The town of Zermatt, in the shadow of the Matterhorn CREDIT: RudyBalasko /iStockphoto

How to do it: A 10-day self-drive trip, including international flights, vehicle hire, and all accommodation, from £3,850 per person

3. On the rails

One of the most comprehensive ways to take in the changing colours of the Swiss autumn is from a comfortable seat on a train. Curling around the mountain bends, you will see green valleys rising up to white-topped peaks, whizz by glowing turquoise lakes, and spectacular pink sunsets. One option for leaf peepers is the Golden Pass, linking the glittering Léman Riviera town of Montreux to Interlaken, in the heart of the Bernese Oberland. Bookend this two-hour trip with a visit to the beautiful Chateau de Chillon (; around £10.68 entry) the ancient tax stop for importers on the route from Italy to France, and some time in the mountains above Interlaken. Happily, no car is needed as the trains will take you everywhere you want to go.

Or you might opt for the Glacier Express, the must-do ride across the Alps, which takes travellers from St Moritz to Zermatt, crossing 291 bridges, passing through 91 tunnels and climbing higher than 2,000 metres. Spectacular views through the train’s panoramic windows are a treat as you enjoy a three-course meal.

One of the most comprehensive ways to take in the changing colours of Swiss autumn is from a seat on a train CREDIT: Moment RF /Roberto Moiola / Sysaworld

How to do it: A four-night holiday for two sharing costs from £1,688pp, including flights to Zurich/from Geneva, rail transfers, B&B (two nights at the five-star Waldhaus Sils in Sils Maria, two at the four-star Parkhotel Beau Site in Zermatt) and a first-class ticket for the Glacier Express, with three-course meal (

4. In pursuit of peak fitness

The shoulder season is a fine time to check in with your health. Where better than the Swiss mountains, where Britons have flocked for more than 150 years to take the air, exercise and enjoy a wholesome re-boot. With stunning panoramic views over the Bernese Oberland and the deft combination of wooden alpine cosiness with contemporary standards of luxury, Gstaad Palace offers exceptional spa breaks. Set at 1,050m, this is the perfect jumping off point for the 300km (185 miles) of signposted trails and paths that take walkers from lush valleys to high mountain peaks. This expansive network is connected by lifts and cable cars, ensuring that there is a route to suit all abilities. Exertion on the hills may justify culinary indulgence in one of the hotel’s five gourmet restaurants.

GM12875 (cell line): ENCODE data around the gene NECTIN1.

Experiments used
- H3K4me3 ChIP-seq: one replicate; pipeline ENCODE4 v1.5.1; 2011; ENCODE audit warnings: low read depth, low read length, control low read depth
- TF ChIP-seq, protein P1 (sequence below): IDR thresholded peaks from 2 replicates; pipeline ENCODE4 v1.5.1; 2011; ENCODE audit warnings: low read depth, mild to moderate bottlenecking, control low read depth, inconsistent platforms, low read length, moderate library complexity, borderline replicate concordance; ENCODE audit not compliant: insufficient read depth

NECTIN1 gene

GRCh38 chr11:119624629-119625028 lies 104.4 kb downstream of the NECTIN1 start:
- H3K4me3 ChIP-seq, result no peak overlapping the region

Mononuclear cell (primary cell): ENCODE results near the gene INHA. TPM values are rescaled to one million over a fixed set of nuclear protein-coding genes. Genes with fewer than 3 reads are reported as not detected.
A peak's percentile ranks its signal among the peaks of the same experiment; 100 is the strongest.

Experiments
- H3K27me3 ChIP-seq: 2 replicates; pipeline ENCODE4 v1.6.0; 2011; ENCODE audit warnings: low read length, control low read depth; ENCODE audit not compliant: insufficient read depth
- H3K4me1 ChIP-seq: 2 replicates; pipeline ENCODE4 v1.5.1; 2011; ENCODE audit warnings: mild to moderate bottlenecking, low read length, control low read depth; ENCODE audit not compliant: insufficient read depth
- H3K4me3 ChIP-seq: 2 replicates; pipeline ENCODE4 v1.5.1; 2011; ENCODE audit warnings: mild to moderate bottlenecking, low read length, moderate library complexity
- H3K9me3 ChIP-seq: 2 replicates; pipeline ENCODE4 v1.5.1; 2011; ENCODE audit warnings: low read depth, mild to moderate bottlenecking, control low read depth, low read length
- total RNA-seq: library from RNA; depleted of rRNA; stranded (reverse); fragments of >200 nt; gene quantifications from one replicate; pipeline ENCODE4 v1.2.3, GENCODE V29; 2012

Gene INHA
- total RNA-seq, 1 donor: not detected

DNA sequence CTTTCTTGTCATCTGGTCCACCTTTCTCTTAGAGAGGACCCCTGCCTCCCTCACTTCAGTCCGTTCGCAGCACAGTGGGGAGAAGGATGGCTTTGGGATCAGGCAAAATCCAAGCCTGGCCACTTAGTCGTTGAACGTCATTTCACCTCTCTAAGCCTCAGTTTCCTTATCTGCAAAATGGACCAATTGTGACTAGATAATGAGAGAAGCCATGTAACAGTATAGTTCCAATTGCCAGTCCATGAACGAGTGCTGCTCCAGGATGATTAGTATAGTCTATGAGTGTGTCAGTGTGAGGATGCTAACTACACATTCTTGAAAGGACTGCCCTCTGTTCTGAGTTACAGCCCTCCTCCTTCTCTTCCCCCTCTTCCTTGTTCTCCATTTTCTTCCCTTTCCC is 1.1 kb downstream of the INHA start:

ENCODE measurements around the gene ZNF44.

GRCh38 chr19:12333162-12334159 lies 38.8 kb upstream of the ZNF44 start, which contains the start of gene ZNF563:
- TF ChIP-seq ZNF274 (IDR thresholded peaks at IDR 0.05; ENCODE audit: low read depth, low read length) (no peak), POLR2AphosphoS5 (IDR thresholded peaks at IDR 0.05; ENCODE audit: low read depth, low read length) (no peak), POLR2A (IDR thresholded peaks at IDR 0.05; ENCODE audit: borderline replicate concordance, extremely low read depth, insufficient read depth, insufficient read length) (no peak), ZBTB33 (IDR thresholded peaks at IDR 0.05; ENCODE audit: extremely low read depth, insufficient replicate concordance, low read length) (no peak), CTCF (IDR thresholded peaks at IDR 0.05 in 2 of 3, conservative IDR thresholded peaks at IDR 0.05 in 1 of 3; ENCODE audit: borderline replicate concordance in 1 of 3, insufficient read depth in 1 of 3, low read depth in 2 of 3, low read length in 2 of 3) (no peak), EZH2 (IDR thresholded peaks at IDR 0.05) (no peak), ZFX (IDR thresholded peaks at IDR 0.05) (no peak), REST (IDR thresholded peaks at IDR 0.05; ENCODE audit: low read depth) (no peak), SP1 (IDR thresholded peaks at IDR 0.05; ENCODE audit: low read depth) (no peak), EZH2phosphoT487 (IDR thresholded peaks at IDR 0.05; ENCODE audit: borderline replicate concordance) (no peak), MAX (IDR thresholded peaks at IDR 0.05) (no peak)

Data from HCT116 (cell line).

New at the Palace is a high-tech Cannabidiol (CBD) wellness experience with ID Botanicals, a Swiss brand devoted to restoring skin with natural ingredients (Ritual ID experience 390CHF, or £305, per person). A stay at the hotel includes access to saunas and steam baths, hammam, and a heated outdoor pool where you can take in the panorama in fresh mountain air.

Is this the best hotel swimming pool in Switzerland? The outdoor spot at Gstaad Palace

How to do it: Rooms at Gstaad Palace start from £550 per room, per night, including breakfast. The nearest airport is Geneva.

5. On foot

If you are after fresh air and slow travel, hiking or walking are the perfect antidote to stress. Self-guided walkers might explore the network of restored alpine huts and chalets that can be rented for reasonable prices at Choose one as a base – there are flashy options with outdoor hot tubs, and entirely isolated properties, that make up for what they lack in plumbing by their spectacular views and splendid isolation.

By October, the air up there gets a bit cooler, so you might also consider a walk centred around Lucerne, one of Switzerland’s most exquisite lakes, in a self-guided walk that takes you through farmland, up mountains, on boats and cable cars, and ends up in the village of Weggis, where you can relax in a heated outdoor pool following the week’s exertions.

Renting a property on Lake Lucerne is a special experience CREDIT: Moment RF /Silent Resilience Photography

How to do it: A six-night self-guided walking holiday around Lake Lucerne, up Mount Rigi, onto cable cars and staying from mountain-side to lake-side in charming chalet-style hotels, costs from £1,195 per person, excluding flights (


By Lala